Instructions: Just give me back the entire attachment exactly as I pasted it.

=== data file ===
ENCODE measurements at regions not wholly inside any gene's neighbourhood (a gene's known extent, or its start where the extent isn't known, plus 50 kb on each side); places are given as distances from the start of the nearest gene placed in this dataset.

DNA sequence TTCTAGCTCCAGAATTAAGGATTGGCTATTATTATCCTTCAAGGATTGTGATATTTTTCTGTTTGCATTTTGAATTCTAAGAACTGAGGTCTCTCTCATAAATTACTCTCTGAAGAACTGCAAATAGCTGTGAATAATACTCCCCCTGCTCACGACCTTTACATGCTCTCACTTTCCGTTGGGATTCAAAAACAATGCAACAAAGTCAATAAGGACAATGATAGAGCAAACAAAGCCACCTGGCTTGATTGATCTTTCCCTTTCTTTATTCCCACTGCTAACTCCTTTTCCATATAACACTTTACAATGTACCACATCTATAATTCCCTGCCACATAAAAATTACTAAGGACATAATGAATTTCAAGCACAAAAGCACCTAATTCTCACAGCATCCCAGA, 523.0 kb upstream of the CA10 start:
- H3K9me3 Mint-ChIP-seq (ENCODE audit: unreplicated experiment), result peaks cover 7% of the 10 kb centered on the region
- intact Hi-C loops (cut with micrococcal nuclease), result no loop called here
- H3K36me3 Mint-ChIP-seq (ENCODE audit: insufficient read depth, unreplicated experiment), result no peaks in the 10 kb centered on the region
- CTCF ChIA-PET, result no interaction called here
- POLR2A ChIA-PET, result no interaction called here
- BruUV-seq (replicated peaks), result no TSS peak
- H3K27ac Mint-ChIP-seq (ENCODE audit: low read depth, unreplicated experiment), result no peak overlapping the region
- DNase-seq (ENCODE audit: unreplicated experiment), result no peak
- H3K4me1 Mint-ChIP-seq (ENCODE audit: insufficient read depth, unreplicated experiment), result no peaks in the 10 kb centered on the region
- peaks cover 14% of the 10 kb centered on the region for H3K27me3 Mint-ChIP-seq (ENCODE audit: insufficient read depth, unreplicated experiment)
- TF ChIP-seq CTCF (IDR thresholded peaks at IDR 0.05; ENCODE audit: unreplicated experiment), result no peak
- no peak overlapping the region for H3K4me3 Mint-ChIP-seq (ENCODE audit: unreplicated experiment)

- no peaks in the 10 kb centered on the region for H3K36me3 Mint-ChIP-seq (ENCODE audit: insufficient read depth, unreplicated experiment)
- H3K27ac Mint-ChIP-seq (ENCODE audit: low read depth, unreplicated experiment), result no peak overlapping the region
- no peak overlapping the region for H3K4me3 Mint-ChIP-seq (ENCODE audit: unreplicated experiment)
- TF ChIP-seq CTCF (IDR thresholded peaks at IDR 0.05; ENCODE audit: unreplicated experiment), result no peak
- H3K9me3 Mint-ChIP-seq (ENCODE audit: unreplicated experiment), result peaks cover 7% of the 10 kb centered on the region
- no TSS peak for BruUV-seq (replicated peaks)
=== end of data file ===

ENCODE measurements at regions not wholly inside any gene's neighbourhood (a gene's known extent, or its start where the extent isn't known, plus 50 kb on each side); places are given as distances from the start of the nearest gene placed in this dataset.

DNA sequence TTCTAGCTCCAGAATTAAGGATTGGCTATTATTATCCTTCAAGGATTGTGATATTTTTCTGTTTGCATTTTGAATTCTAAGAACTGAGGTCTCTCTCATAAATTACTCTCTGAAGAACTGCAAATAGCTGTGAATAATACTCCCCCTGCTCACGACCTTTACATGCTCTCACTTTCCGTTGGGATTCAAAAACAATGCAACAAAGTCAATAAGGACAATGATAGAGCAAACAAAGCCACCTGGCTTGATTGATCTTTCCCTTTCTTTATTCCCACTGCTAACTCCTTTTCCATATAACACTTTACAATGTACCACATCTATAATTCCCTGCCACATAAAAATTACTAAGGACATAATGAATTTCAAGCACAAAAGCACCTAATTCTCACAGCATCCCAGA, 523.0 kb upstream of the CA10 start:
- H3K9me3 Mint-ChIP-seq (ENCODE audit: unreplicated experiment), result peaks cover 7% of the 10 kb centered on the region
- intact Hi-C loops (cut with micrococcal nuclease), result no loop called here
- H3K36me3 Mint-ChIP-seq (ENCODE audit: insufficient read depth, unreplicated experiment), result no peaks in the 10 kb centered on the region
- CTCF ChIA-PET, result no interaction called here
- POLR2A ChIA-PET, result no interaction called here
- BruUV-seq (replicated peaks), result no TSS peak
- H3K27ac Mint-ChIP-seq (ENCODE audit: low read depth, unreplicated experiment), result no peak overlapping the region
- DNase-seq (ENCODE audit: unreplicated experiment), result no peak
- H3K4me1 Mint-ChIP-seq (ENCODE audit: insufficient read depth, unreplicated experiment), result no peaks in the 10 kb centered on the region
- peaks cover 14% of the 10 kb centered on the region for H3K27me3 Mint-ChIP-seq (ENCODE audit: insufficient read depth, unreplicated experiment)
- TF ChIP-seq CTCF (IDR thresholded peaks at IDR 0.05; ENCODE audit: unreplicated experiment), result no peak
- no peak overlapping the region for H3K4me3 Mint-ChIP-seq (ENCODE audit: unreplicated experiment)

- no peaks in the 10 kb centered on the region for H3K36me3 Mint-ChIP-seq (ENCODE audit: insufficient read depth, unreplicated experiment)
- H3K27ac Mint-ChIP-seq (ENCODE audit: low read depth, unreplicated experiment), result no peak overlapping the region
- no peak overlapping the region for H3K4me3 Mint-ChIP-seq (ENCODE audit: unreplicated experiment)
- TF ChIP-seq CTCF (IDR thresholded peaks at IDR 0.05; ENCODE audit: unreplicated experiment), result no peak
- H3K9me3 Mint-ChIP-seq (ENCODE audit: unreplicated experiment), result peaks cover 7% of the 10 kb centered on the region
- no TSS peak for BruUV-seq (replicated peaks)